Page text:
The fuel tax on CNG is imposed at a rate of 18.3 cents per gallon or a fraction thereof. For any vendor who sells CNG at retail, 5.66 pounds (2.567 kilograms) of CNG is equal to one gallon. For any other distributor of CNG, the gallons of CNG for the purpose of determining the tax are measured in accordance with whichever of the following standards was the basis for the sale of the gas to the distributor:

  • the volumetric reporting requirements from IRS Form 720, Quarterly Federal Excise Tax Return;
  • the mass labeling requirements for gasoline equivalents in 7 CCR 1101-16, Section 3-3(d); or
  • the energy measure in the definition for gasoline gallon equivalent in 7 CCR 1101-16, Section 1-6.

Regulation 7 CCR 1101-16, referenced above and promulgated by the Division of Oil and Public Safety, can be accessed online through the Secretary of State’s website.

Additional resources

The following is a list of statutes, regulations, forms, and guidance pertaining to CNG. This list is not, and is not intended to be, an exhaustive list of authorities that govern the tax treatment of every situation. Anyone who has specific questions should consult with their tax advisor.

Statutes and regulations

  • § 39-27-101, C.R.S. Definitions – construction.
  • § 39-27-102, C.R.S. Tax imposed on gasoline and special fuel – deposits - penalties.
  • § 39-27-102.5, C.R.S. Exemptions on tax imposed – ex-tax purchases.
  • § 39-27-105, C.R.S. Collection of tax on gasoline and special fuel – rules – repeal.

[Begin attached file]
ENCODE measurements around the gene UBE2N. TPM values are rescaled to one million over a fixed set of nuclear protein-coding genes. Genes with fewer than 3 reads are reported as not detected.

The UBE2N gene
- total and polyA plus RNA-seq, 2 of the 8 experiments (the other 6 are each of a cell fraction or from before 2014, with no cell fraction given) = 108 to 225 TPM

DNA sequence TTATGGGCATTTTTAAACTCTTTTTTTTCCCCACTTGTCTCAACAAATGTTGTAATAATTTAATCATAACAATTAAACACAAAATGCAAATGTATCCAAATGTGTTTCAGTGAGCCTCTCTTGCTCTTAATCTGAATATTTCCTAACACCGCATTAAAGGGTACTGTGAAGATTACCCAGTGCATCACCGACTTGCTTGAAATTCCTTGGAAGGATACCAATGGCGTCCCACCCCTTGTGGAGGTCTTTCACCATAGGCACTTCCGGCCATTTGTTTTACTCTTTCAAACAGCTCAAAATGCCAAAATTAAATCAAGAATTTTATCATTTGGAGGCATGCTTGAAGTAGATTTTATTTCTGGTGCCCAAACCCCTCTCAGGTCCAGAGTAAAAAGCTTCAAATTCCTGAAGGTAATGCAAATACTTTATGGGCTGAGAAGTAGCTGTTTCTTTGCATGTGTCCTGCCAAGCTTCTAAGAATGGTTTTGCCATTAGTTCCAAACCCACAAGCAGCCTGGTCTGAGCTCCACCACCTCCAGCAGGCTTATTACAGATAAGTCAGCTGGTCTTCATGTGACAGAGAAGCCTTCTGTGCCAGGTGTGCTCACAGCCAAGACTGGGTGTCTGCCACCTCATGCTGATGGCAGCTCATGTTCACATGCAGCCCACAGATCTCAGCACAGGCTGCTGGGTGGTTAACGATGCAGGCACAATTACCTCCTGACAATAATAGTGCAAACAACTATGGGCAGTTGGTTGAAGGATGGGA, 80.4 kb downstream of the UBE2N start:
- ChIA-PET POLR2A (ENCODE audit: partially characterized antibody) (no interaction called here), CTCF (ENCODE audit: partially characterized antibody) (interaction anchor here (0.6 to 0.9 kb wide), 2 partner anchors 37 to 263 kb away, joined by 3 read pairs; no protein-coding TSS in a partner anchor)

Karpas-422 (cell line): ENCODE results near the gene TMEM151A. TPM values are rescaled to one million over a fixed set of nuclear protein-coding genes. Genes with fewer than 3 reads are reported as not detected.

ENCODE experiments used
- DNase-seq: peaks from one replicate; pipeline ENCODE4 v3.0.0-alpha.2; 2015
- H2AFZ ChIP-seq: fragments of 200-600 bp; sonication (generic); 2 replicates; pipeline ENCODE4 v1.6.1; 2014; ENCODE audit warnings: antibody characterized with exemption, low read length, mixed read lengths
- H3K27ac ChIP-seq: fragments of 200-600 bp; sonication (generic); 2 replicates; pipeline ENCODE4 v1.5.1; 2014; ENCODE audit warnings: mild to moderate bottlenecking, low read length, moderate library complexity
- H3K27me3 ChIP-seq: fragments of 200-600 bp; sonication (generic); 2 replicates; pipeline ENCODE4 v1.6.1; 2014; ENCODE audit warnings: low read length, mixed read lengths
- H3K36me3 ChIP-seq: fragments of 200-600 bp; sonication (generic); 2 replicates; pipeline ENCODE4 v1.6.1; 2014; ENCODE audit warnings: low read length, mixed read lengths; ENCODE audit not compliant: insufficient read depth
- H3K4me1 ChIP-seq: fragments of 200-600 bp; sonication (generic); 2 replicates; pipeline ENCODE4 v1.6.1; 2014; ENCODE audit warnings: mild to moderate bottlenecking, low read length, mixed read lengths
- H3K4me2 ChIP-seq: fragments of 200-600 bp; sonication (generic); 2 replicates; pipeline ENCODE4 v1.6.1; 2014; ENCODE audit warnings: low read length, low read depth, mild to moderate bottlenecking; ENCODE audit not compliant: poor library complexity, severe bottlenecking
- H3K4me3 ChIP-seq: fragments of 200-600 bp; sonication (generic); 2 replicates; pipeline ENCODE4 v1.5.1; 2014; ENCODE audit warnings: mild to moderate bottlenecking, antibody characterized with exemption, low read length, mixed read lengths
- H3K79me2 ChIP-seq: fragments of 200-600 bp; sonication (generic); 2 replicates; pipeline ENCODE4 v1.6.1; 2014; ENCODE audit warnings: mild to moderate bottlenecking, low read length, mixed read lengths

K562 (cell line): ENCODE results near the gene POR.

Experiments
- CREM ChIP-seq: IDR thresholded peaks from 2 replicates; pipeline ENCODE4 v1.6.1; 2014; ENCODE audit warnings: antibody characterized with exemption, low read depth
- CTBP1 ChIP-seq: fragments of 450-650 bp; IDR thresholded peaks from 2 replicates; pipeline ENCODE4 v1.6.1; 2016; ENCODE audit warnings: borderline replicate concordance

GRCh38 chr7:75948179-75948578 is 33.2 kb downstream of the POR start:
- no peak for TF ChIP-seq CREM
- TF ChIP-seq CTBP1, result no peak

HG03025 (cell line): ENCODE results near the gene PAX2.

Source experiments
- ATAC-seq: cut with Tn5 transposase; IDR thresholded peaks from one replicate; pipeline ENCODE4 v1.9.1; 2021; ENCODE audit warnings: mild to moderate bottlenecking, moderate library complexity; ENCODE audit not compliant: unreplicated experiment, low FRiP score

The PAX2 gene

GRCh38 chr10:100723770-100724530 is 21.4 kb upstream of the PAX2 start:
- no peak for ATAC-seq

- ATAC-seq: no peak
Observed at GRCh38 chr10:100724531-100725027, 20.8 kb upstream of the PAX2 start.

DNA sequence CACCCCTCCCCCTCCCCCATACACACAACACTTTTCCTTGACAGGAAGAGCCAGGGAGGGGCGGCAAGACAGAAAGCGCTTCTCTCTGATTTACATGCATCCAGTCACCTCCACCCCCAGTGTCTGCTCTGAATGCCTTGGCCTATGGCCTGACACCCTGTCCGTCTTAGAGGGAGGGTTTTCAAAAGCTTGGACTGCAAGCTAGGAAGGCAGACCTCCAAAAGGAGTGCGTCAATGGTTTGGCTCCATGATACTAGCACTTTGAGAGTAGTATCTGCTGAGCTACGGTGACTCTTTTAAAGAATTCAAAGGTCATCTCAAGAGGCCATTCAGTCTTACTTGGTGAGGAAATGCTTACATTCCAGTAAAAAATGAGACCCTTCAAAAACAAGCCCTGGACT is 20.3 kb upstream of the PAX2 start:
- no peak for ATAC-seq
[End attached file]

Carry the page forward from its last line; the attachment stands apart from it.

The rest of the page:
• 7 CCR 1101-16

Forms and guidance

Appendix D: Dyed Diesel and Kerosene

Diesel engine fuel and kerosene that have been indelibly dyed may be used for certain tax-exempt farming and construction purposes. This Appendix D provides information regarding dyeing requirements, tax-exempt uses, and the imposition of tax when dyed fuel is used for taxable purposes.

Dyed diesel and kerosene

In general, diesel engine fuel and kerosene are presumed to be taxable unless they have been indelibly dyed, pursuant to federal regulations, before or upon removal from a terminal. For the purpose of this requirement, a terminal may be any of the following:

  • A gasoline or special fuel storage and distribution facility that is supplied by a pipeline or refinery;
  • A storage and distribution facility operated by a refiner and supplied by a railcar; or
  • A tank farm consisting of a collection of fuel storage tanks located at or appurtenant to any refinery or pipeline terminal from which gasoline or special fuel may be removed for distribution.

The terminal operator must ensure that tax-exempt special fuel is dyed before it leaves the terminal. Every seller thereafter must post a legible and conspicuous notice on any retail pump or other delivery facility where tax-exempt dyed fuel is sold stating, as applicable:

“DYED DIESEL FUEL, NONTAXABLE USE ONLY, PENALTY FOR TAXABLE USE” or

“DYED KEROSENE, NONTAXABLE USE ONLY, PENALTY FOR TAXABLE USE”

Please see IRS Publication 510, Excise Taxes, IRS Publication 4941, section 4082 of the Internal Revenue Code, and the federal regulations promulgated thereunder for additional information regarding federal requirements for dyed diesel.

Taxable use of dyed fuel

In general, tax-exempt dyed fuel may not be used in any motor vehicle that is required to be licensed for operation on public highways in Colorado.  However, dyed fuel may be used for a taxable purpose to the extent that such use is allowed under federal law or regulations. In the case of such taxable use of dyed fuel, the user must pay the applicable tax. Colorado fuel tax does not apply, however, to dyed diesel fuel purchased for use in any of the following vehicles, for the stated purposes:

  • Farm vehicles when such vehicles are used on farms and ranches;
  • Farm tractors;
  • Implements of husbandry operated off the public highways; and
  • Vehicles or construction equipment operated within the confines of highway construction projects when they are actually being used in the construction of such highways.

Please see Department publication Fuel Tax Topics: Fuel Users for information about fuel tax filing and remittance by fuel users.

Additional resources